An individual who does construction himself may find it stressful to apply for a Building Permit. Permit expediters, on the other hand, take care of the obtaining of permits. We'll make sure that you will achieve a wonderful experience in entrusting your construction with us.

Permits must be obtained from the building official having jurisdiction through the submission of certain information. Depending on the code requirements, their inspectors may need to perform intermediate and final inspections to confirm compliance.

Any type of structural change, electrical or plumbing upgrades need to have a permit. A permit expediter can help by gathering and filing the forms for you.


It Is Not Always Necessary To Get Permits


Many people believe that to get a permit, there needs to be a lot of inspections that will find every flaw in the building, but that is not true.

Most repairs and improvements will require a permit. In many jurisdictions, the rules for obtaining a building permit and scheduling inspections vary widely, so the same project may not require a permit and inspection in another.

Generally, there are some instances where a permit is not needed, but any significant changes or repairs will need one. A permit expediter can do this for you.

For example, a deck or room addition requires a permit but replacing a broken light switch, or a leaky faucet does not. If you want to know more about permits, you can contact a permit expediter, and they can tell you all of the information you need, and they can even help you file for a permit.


When is a building permit required?


Permits are not required for every home renovation or construction project. Professional contractors and homeowners can usually perform simple repairs or replacements without submitting a permit application. Any construction project involving additions or significant changes to your home's structure or mechanical system will usually require that you obtain a building permit from the local building department. Sometimes a contractor can get a permit, but often everything is done through a permit expediter. Even if you plan to do the work on your own, a permit expediter can ensure that all forms are filed correctly.

The Chicago and surrounding areas have specific requirements for a permit, and one of the best ways for you to make sure that you get everything done correctly is to contact a permit expediter.


The Building Permit Process


Permit expediters obtain a building permit using this process:

  • They will contact the local building department and ensure what type of permit is needed. They have an application form that will be filled out. Based on the job, there may need to be multiple permits.

  • They ensure that all needed documentation is included in the application.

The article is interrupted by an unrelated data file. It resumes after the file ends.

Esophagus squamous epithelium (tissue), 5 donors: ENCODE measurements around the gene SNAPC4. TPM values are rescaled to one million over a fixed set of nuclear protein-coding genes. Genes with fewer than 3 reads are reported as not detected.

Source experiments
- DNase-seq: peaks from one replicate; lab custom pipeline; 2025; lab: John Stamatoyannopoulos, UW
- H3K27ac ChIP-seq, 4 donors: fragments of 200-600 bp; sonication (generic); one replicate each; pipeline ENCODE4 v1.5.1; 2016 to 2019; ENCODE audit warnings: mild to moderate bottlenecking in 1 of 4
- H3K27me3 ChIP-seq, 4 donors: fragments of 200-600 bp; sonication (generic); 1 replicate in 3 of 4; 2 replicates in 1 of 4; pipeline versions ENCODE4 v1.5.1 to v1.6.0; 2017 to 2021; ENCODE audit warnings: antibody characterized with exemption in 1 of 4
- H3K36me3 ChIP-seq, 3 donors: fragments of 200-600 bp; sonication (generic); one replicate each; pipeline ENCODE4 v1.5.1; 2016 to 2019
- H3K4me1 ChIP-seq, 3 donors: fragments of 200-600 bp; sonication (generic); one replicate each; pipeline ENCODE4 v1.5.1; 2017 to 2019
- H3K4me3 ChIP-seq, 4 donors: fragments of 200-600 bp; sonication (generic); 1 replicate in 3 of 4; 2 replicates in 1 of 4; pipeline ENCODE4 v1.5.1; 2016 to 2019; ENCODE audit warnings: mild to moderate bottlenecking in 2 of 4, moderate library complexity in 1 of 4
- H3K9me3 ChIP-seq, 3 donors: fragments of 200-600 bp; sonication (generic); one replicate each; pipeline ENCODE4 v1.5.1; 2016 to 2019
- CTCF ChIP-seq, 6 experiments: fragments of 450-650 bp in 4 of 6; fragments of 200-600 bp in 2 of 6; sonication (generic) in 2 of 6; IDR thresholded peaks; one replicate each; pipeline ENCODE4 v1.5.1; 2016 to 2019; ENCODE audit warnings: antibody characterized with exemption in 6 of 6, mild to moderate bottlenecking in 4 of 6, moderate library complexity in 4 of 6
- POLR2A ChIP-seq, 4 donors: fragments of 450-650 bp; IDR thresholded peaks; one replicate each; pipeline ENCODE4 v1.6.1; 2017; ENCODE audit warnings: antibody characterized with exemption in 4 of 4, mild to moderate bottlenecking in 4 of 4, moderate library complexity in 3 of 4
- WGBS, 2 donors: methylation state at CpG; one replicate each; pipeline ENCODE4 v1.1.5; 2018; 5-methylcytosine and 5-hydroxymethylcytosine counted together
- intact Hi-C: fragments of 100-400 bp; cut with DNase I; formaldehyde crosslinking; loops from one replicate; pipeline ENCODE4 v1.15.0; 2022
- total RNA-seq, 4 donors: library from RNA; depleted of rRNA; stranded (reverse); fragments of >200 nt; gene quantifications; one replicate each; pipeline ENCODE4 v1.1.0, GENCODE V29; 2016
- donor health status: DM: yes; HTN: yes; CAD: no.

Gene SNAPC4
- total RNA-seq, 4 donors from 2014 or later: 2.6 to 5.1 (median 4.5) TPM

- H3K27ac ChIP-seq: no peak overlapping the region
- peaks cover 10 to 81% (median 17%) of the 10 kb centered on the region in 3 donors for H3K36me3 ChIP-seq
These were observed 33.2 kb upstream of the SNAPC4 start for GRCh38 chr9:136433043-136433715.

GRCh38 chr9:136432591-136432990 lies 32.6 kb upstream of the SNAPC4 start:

• They submit the application and pay fees. They then receive a building permit.

  • They will instruct you where to place your building permit.

  • They will also contact the inspection office to ensure that any work being done is done correctly.

  • When the inspector signs that everything is up to code, a building permit is no longer needed.

Is it possible to bypass the building permit?


Unfortunately, it is common for homeowners to carry out home improvement projects without getting a permit, paying the application fee, or obtaining a approval letter. While completing such projects with good quality and without any problems, bypassing the formal permit process is not a good idea. These are some risks to be aware of:

You may discover that the buyers' inspection uncovers additions or remodeling done without the proper permits and that are no longer up to code when you try to sell your home. Using a permit may enable you to sell the house and prevent you from undoing previously completed work.

It is possible that your homeowner's damage and liability policy will not cover your damages following a fire, structural collapse, or a significant plumbing problem if it turns out that the mishap was caused by work done without a permit or inspection.


Inspections Are Required

You and your contractor must not ignore this step in the permit process.

A few projects even require two inspections-one during the rough-in phase and another at the end. Inspections are used to ensure work is done following local codes.

Sometimes, these visits are brief and superficial. The inspector's review can be brief and comprehensive when they are familiar with the contractor's work. If the homeowner has performed the work, the inspector may spend more time on the inspection.


Inspections that fail can be re-inspected

It is because of this fear that homeowners avoid the process of getting a building permit.

A problem flagged by you can usually be corrected. Inspecting again (or even three times, if necessary) before signing off (closing) the permit will be done once the work is completed according to the inspector's standards.


Permits Are Serious Business If Ignored